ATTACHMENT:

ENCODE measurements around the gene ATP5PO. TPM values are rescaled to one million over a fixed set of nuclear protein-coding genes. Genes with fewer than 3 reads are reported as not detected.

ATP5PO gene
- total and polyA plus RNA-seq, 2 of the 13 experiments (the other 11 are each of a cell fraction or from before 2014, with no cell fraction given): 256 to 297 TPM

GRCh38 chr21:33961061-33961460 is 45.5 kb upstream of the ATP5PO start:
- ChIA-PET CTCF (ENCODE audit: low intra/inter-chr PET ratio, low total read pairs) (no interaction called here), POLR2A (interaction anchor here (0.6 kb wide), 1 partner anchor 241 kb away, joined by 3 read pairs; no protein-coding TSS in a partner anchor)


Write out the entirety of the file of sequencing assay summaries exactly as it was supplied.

ENCODE measurements around the gene ATP5PO. TPM values are rescaled to one million over a fixed set of nuclear protein-coding genes. Genes with fewer than 3 reads are reported as not detected.

ATP5PO gene
- total and polyA plus RNA-seq, 2 of the 13 experiments (the other 11 are each of a cell fraction or from before 2014, with no cell fraction given): 256 to 297 TPM

GRCh38 chr21:33961061-33961460 is 45.5 kb upstream of the ATP5PO start:
- ChIA-PET CTCF (ENCODE audit: low intra/inter-chr PET ratio, low total read pairs) (no interaction called here), POLR2A (interaction anchor here (0.6 kb wide), 1 partner anchor 241 kb away, joined by 3 read pairs; no protein-coding TSS in a partner anchor)